Focaccia is the only thing that this tiny bakery in North Beach makes, but it’s some of the best bread in the entire city. They make a few different kinds like rosemary, mushroom, and pizza with red sauce and green onions on top, and all of it is amazing. The most any focaccia will cost you is $6, and if you’re hanging out in Washington Square Park across the street, it’s the perfect thing to snack on while you lie in the grass and contemplate learning tai chi.
Cotogna, between FiDi and North Beach, has simple, fresh, consistently delicious food. This place is perfect for date night, special occasions, or lunches when you call in “sick”/decide to abuse the unlimited time-off policy at work. Maybe it’s the dim lights, or the brick walls, or the wood oven firing away in the back, or the close to perfect pasta - or maybe it’s the whole package - but Cotogna has the kind of romantic feeling a lot of places try to fake but can’t.
If you’re looking for classic Italian-American food, you can’t beat Trattoria Contadina. This place has been open for a few decades and is stuck in 1987 in the best possible way. It feels like somewhere you’d go with your whole extended family to celebrate an anniversary or a soccer championship, and having that many people would be a good idea so you can get every massive bowl of pasta on the menu, along with the veal saltimbocca. You’re going to need to-go boxes when you come here, so make sure you’ve got room in your fridge before you leave home.
The only thing wrong with Barzotto is that they don’t have any sofas for us to hang out on all the time, but beyond them not letting us live here, we love this counter-service Italian place. All of the pastas are made in house, are delicious, and, at around $16, are actually affordable enough for a random weeknight catch up with a few friends. They also have $10 glasses of wine and soft-serve ice cream that we’d come in for on its own.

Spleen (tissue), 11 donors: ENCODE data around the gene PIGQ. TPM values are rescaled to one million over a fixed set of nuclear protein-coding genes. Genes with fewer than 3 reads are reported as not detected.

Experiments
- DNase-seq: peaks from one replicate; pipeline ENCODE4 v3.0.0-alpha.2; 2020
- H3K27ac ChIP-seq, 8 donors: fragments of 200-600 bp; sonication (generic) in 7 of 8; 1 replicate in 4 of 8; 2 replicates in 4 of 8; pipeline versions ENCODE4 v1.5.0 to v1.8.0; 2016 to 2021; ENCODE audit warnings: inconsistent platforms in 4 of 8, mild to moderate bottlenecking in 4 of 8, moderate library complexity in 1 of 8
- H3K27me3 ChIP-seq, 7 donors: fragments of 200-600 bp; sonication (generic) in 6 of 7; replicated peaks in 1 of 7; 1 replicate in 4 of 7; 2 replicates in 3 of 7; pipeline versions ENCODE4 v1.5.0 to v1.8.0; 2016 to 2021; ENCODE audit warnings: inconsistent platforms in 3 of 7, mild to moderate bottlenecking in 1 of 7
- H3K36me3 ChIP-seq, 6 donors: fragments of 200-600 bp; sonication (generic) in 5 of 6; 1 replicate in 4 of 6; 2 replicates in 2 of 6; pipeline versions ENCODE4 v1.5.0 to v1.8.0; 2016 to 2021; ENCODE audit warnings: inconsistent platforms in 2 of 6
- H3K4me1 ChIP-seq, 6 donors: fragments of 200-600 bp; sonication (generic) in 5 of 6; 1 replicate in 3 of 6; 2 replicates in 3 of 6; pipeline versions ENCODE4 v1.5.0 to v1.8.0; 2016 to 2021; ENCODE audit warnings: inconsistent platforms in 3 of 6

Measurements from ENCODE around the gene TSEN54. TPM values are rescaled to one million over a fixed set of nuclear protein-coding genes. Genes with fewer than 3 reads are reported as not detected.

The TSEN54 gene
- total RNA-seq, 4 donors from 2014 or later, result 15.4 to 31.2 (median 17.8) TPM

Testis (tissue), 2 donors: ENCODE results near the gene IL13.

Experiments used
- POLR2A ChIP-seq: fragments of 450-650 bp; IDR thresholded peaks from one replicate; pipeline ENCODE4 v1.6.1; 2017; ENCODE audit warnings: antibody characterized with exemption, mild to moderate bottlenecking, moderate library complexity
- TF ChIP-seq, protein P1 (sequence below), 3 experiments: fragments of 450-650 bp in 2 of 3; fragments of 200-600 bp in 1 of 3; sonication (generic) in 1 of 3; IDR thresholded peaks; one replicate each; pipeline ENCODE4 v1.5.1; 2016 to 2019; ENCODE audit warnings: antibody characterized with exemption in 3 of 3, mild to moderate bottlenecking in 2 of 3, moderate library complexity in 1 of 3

Roma Antica is our go-to for pizza and pasta in the Marina. The sachetti pasta, eggplant parmesan, and carbonara in particular are all very much worth your time. Come with friends when you want to drink wine and eat Italian food and not get intense anxiety when the bill comes. This place is low-key and easy to hit for lunch, brunch, or dinner.
If we ever successfully hypnotized our boss into having a much more relaxed work attendance policy, we’d spend a good chunk of our afternoons at Piccino. The light and space at this Dogpatch spot are both beautiful, and the food, particularly the octopus and the mushroom pizza, is fantastic. At night, the menu is a bit longer and the atmosphere is still great, but know that Piccino is really at its best during the day.
Ragazza is the kind of place you want for a going-away dinner, a double date, a birthday, or pretty much any other meal that involves getting a group together, sharing lots of things, and trying not to drop an absurd amount of money. If you’re a planner, reserve the heated back gazebo area. The thin-crust pizza is excellent, as is the baked rigatoni, and they even do a good job with the salads - especially the baby kale. It’s a place that will please everyone you know, and even works if you’re gluten-free.
All of the pasta at this counter-service place is homemade (go figure), and if $17 sounds expensive for a plate of pasta from a fast-casual spot, one serving is really enough for two people. We love all the Italian Homemade locations, but the North Beach one - with Italian disco blasting at all times - is our favorite. The Union Street location has beer and wine though, and is a perfect stop before heading out in Cow Hollow.
When we’re around Union Square returning oven mitts and jean shorts that never caught on with the rest of our friends, Tratto is one of our favorite places to stop by. It has an awesome Happy Hour and a menu of Italian classics that do the job (our go-tos are the mushroom pizza, the meatballs, and the spinach tagliatelle). It’s an ideal spot for a big group dinner - with work people, clients, or friends you’re trying to gather from every corner of the Bay Area, since the location is pretty central.
Delarosa’s Marina location is always busy, in part because it’s so versatile. It’s the kind of place where you could take toddlers in footy pajamas for a 5pm dinner, get drinks with your friends until 1am, or go for brunch with your mom. The burrata bruschetta and pappardelle are our favorite things on the reasonably priced menu. But skip the pizza - it’s just OK.
We love Delfina because it’s one of the most consistent spots in the city. This is an SF classic for well-executed upscale Italian - they do a solid take on everything from grilled calamari to truffle gnocchi. You’ll never be disappointed with a dinner here, and if you need to play it safe with parents, clients, or a second date, this a great choice.